Investigating the Impact of Distiller's dried grains with Solubles on the Quality of Milk and Swiss Cheese
Late blowing in Swiss cheese, a result of unwanted gas production during ripening, is unacceptable to consumers, is impossible to slice, and causes economic loss to manufacturers. Cheese processors have raised concerns that feeding distiller’s dried grains with soluble (DDGS) to cows leads to this defect, in part because of Clostridium tyrobutyricum. In this study, the effect of feeding DDGS on composition and quality of milk and Swiss cheese was studied. Thirty healthy mid-lactation ISU Dairy Farm Holstein cows were assigned randomly to one of three dietary treatment groups (10 cows per treatment group): (1) total mixed ration (TMR) with no DDGS, (2) TMR with 10% substitution with DDGS, and (3) TMR with 20% DDGS. One complete milking from all cows within a treatment was collected and pooled for cheese making trials, twice within each of three month-long treatment periods. Additionally, individual milk samples from three milkings of a day were collected weekly, and proximate analysis was carried out on pooled individual milk samples. Cheese milk was filtered, standardized to 0.88 fat:protein, and pasteurized before addition of starter cultures and coagulant. Curds were cut, fore-worked, worked, and post-worked according to a baby Swiss cheese recipe, followed by pressing and brining (100C, 12hrs). The 3.5 kg blocks were vacuum packed and allowed to ripen (100C, 7 days; then 220C, 21days), then cooled (40C, 60 days). The milk and DDGS were analyzed for C. tyrobutyricum using selective media. After incubation up to 48 hours in modified RCM lactate medium, tubes containing DDGS did not show gas formation, whereas most of the tubes containing milk showed gas formation, which indicates that DDGS were not the source of C. tyrobutyricum. Milk fat content decreased as % DDGS in diet increased (p < 0.05). Solids nonfat, protein, and lactose content of milk of cows fed 10% and 20% DDGS were only slightly higher than from control diet. After ripening (> 60 days), baby Swiss cheese had typical propionic acid Swiss cheese aroma. Regardless of diet treatment, pinholes, slits, and cracks were seen throughout most cheeses. DDGS feeding increased the amount of long chain unsaturated fatty acids and decreased short chain and most medium chain fatty acids. Although feeding cows DDGS modified milk composition and subsequent cheese composition, DDGS alone should not be blamed as a source for C. tyrobutyricumor for late blowing in Swiss cheese.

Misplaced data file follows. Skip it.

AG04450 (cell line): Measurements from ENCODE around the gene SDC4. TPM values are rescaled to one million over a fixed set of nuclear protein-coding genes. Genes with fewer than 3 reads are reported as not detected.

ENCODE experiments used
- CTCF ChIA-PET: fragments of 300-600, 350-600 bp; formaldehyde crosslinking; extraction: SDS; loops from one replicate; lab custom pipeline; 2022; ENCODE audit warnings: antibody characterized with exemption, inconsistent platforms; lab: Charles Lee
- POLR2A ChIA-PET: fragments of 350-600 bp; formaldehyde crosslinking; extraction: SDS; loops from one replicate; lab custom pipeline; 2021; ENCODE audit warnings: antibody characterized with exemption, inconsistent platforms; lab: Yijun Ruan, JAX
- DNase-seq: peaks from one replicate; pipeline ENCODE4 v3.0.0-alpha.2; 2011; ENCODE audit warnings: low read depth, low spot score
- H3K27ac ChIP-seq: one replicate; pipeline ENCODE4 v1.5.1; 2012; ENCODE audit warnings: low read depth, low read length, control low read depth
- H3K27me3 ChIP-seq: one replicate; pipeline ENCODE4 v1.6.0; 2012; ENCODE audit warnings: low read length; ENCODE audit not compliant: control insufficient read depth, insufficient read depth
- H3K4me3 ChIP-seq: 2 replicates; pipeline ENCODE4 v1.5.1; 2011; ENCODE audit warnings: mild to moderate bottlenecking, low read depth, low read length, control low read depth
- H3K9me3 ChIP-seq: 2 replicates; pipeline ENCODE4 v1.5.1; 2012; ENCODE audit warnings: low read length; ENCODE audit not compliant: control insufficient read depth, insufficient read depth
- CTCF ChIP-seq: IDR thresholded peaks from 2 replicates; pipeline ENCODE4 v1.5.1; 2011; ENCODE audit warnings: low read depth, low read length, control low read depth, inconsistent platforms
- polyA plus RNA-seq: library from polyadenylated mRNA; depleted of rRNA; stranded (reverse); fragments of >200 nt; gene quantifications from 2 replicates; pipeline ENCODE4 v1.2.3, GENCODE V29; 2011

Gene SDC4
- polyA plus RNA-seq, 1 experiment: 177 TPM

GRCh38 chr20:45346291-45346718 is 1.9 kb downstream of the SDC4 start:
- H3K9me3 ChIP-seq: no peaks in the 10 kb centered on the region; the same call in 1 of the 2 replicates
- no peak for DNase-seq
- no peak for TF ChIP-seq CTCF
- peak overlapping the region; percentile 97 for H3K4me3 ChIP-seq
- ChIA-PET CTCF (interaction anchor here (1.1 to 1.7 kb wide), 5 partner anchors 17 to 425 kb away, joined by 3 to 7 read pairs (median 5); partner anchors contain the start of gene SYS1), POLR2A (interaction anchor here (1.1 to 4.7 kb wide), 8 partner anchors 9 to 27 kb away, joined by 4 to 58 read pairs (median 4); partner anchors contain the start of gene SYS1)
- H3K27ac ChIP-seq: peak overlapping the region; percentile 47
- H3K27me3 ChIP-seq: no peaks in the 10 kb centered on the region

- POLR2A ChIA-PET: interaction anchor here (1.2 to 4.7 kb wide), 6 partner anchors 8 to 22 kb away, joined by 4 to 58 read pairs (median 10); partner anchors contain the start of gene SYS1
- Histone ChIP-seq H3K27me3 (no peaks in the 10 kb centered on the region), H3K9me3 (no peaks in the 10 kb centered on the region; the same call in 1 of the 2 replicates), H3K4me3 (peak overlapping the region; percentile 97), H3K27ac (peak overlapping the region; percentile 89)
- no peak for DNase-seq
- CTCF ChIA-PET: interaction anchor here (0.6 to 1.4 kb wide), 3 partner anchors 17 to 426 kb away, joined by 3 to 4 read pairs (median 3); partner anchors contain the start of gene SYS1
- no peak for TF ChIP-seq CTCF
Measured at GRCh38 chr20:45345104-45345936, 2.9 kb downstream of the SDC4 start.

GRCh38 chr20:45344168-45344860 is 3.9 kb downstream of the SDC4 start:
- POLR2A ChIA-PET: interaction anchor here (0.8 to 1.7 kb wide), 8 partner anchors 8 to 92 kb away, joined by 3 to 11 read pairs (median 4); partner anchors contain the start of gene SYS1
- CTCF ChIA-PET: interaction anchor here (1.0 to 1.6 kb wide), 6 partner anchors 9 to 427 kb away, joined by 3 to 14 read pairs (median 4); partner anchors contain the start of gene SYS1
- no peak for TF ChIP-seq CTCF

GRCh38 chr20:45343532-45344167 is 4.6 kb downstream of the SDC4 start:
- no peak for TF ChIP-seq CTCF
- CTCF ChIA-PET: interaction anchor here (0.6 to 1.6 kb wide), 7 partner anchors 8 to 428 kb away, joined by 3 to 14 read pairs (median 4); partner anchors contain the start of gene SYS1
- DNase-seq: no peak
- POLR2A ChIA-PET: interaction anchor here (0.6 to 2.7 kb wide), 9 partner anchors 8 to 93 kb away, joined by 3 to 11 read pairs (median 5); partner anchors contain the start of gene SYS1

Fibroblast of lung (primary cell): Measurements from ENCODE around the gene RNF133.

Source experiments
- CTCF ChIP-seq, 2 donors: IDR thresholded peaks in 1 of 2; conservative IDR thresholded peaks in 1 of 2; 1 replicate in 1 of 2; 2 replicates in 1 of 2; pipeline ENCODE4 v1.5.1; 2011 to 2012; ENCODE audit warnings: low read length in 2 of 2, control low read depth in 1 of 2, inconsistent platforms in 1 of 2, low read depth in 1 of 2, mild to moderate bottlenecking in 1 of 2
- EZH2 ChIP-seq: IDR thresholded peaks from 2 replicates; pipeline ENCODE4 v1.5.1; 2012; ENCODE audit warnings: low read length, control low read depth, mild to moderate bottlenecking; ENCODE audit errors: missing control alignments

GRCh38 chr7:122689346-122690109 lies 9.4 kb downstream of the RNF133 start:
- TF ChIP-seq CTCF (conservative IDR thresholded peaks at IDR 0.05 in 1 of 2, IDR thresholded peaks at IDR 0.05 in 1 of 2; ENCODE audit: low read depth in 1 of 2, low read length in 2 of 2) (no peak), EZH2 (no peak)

Keywords: C.tyrobutyricum, Swiss-cheese